The Arabah and the Negev
101. Mampsis - (Kurnub)
The easternmost town of the central Negev. 25 miles southeast of Beer-Sheba. The site is at an ancient road junction where the roads running from Jerusalem to Hebron and Aila ( Elath) on the Gulf of Elath, and those from Gaza and Beer-Sheba Aila, converge. It is possible that it was also linked by road with Oboda. The Arabic name, Kurnub, has no apparent connection with the ancient form. At firs! the site was identified with biblical Tamar (Thamara in the Hellenistic and Roman periods), but this identification has been rejected by all scholars. The Hebrew form is Mamshit, The earliest source in which Mampsis is mentioned is Ptolemy's Geography according to whose lists it belonged to Idumea, west of the Jordan. Eusebius (Onom. S. 8) says that Thamara was situated a day's march from Mampsis, on the road from Hebron to Aila (Elath), and that there was a garrison there. The Medaba map shows Mampsis as a walled town, with ail arched gate protected by two towers, The town is also mentioned in some other sources of the Byzantine period, as well as in file Nessana papyri, where it is included in a tax list among towns that paid a moderate sum. Early Arabic inscriptions found at the site indicate that it was occupied by the Arabs for a time after their conquest. Large scale excavations were made in 1965-7 on behalf of the Hebrew University of Jerusalem and the National Parks Administration, under the direction of A. Negev: a large part of the town was cleared and two of the cemeteries were investigated.
Avraham Negev (Ed.), The Archaeological Encyclopaedia of the Holy Land, ad v. "Mampsis" (extract)
Herbert Donner (The Mosaic Map of Madaba, Kampen 1992, 69)
The vignette shows a wide gate and the gable of a church between two towers. Very impressive the representation of the desert, where the site is situated on. Eus.On.8,8 ; also mentioned by other Byzantine authors and in inscripions. The site, partly excavated in 1965-67, is identical with al-Kurnub, about 37 km southeast of Beersheba. Mampsis is situated within the southern dislocation of the central Palestinian mountains towards the Negheb.
Bellarmino Bagatti (Ancient Christian Villages of Judaea and Negev, Jerusalem - in the press)
Kurnub is built on a hillside that slopes down from south to north and climbs up steeply from the wadi bed, located to the south. It is enclosed by walls. Within, there are houses, some going back to the Nabataean period, a tower, baths, and two churches. It is one of the largest monumental complexes of the Negeb. The two churches have the usual basilica plan. The most recent excavations, carried out by the Hebrew University in 1965-1967 and 1971-1972, have made it possible to draw an exact plan of the two buildings. The Eastern Church is the largest complex, with a beautiful square atrium in front, entered from the north through a flight of steps, and a row of rooms on the south. The church has three naves but only one apse, flanked by two square side rooms: in each of them a reliquaries had been built into the floor and surmounted by a small altar. The church was paved in mosaic with geometric designs and crosses. On a capital found in this church was the inscription ICHTHYS, the symbolic fish enclosing the phrase I(esous) Ch(ristos) Th(eou) Y(ios) S(oter) .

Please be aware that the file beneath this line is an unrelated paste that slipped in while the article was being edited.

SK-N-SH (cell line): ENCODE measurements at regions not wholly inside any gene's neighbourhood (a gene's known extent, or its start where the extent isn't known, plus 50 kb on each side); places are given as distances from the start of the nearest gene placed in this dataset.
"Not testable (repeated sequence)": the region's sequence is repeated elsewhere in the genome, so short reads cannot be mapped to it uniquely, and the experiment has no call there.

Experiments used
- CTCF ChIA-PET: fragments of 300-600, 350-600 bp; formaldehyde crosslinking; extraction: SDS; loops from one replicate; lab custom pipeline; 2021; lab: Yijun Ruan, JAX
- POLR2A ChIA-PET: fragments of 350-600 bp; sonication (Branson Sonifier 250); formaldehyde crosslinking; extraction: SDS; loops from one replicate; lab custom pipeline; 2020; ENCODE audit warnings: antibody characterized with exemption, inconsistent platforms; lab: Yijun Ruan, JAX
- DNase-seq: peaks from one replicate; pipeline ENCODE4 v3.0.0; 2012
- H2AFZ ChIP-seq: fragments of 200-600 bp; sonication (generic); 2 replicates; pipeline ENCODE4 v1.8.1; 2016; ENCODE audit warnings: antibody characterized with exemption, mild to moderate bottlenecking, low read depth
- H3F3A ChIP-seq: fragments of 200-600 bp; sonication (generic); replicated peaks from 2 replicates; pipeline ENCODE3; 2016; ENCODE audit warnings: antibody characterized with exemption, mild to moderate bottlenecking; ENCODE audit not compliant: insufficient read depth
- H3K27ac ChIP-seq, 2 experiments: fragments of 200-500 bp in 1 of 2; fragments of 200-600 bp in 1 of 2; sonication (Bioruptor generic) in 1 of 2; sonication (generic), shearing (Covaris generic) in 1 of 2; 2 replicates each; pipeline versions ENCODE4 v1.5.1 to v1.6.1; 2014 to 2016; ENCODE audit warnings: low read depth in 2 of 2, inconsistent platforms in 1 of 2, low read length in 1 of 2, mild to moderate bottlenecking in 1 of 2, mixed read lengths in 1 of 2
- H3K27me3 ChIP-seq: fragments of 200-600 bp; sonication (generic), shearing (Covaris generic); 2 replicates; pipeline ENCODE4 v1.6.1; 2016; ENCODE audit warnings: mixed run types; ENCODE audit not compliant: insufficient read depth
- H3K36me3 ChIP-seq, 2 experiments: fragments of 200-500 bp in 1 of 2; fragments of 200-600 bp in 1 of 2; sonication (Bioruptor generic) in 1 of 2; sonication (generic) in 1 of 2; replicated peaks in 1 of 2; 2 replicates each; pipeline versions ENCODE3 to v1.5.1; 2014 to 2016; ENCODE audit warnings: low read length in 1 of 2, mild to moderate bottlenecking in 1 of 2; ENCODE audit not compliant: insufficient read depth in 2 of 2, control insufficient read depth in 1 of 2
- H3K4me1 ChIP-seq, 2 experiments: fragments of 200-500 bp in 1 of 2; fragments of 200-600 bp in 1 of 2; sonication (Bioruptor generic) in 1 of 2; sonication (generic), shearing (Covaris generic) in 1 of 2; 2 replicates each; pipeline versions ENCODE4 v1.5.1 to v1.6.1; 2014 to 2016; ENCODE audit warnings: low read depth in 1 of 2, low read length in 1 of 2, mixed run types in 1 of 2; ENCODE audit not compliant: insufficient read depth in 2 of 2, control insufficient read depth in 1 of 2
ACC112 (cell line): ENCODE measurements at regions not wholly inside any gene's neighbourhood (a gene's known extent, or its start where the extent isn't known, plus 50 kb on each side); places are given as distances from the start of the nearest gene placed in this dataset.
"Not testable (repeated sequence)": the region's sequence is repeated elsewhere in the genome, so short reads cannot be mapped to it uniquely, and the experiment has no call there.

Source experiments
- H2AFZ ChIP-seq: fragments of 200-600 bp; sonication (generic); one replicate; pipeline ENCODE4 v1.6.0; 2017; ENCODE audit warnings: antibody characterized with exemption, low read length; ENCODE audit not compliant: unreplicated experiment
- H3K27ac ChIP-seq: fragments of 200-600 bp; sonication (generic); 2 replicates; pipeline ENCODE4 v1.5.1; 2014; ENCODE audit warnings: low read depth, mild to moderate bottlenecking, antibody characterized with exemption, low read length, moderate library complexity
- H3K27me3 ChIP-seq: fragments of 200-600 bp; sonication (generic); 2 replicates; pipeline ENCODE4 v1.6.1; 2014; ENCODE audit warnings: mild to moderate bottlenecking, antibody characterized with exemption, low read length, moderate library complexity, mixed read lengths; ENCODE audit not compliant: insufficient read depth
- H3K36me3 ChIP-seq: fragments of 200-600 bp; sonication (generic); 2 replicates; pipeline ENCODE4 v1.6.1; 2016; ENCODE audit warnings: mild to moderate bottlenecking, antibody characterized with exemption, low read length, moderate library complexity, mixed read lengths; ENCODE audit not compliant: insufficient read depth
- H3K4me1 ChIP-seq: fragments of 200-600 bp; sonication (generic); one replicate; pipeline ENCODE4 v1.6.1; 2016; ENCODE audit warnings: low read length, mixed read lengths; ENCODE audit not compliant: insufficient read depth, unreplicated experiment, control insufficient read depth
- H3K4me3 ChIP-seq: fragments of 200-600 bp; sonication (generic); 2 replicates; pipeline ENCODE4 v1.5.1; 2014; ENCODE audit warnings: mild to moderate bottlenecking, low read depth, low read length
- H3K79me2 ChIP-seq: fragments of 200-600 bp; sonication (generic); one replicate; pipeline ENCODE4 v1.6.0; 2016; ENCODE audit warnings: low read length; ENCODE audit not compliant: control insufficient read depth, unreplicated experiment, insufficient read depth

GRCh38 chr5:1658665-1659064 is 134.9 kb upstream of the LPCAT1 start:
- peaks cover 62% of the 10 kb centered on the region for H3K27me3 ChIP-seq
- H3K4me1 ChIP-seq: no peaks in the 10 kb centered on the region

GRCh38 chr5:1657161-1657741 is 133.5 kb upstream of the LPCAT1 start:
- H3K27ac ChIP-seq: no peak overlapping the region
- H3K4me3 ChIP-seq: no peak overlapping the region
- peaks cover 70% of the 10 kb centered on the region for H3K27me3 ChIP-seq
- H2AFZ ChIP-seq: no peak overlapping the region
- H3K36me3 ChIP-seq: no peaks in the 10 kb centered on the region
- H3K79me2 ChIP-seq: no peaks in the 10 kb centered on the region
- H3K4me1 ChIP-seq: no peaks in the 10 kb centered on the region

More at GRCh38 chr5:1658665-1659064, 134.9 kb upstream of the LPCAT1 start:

The Western Church had three naves and three apses and a chapel on the south side with a small apse. The central nave has a mosaic floor with a panel of octagons filled with birds and baskets of fruit, and a geometric panel with an inscription in the center: it mentions one Nilus who built the church. He appears also in two other inscriptions, one in front of the apse, the ather near the steps of the bema. The mosaic carpet in front of the sanctuary has two peacocks flanking an amphora from which a vine issues. At the foot of the steps leading to the bema are three inscriptions. One reads: "O Lord help Abba son of Zenobius, the paramonarius" (the cleric who had charge of the church).
Unlike many other towns in the Negev, Kurnub has not yielded inscriptions from the Byzantine cemeteries located outside the wall. We can surmise that its inhabitants were farmers. The wadi at the foot of Gebel Kurnub was crossed by dams for retaining the rain water and putting it to the best possible use, in view of its scarcity in the region.
G. E. Kirk (PEFQS 1938, p. 236) saw a fragmentary Greek inscription on a block in secondary use in the wall of the police station. He interpreted it as a liturgical formula and translates the three lines: "God Savior; Holy Savior, Good Savior," taking the sigma for the beginning of the word Soter.
As in other churches of the Negeb, the architectural elements of ecclesiastical buildings were decorated with carvings which occasionally represent animals, but mainly mouldings and crosses; sometimes this decoration appears somewhat roughly done.
Kurnub, a capital carved with crosses
For more sources and bibliography see:
Tabula Imperii Romani. Iudaea - Palaestina (Jerusalem 1994) s.v. "Mampsis", 177.
Map Section 8 Place Sources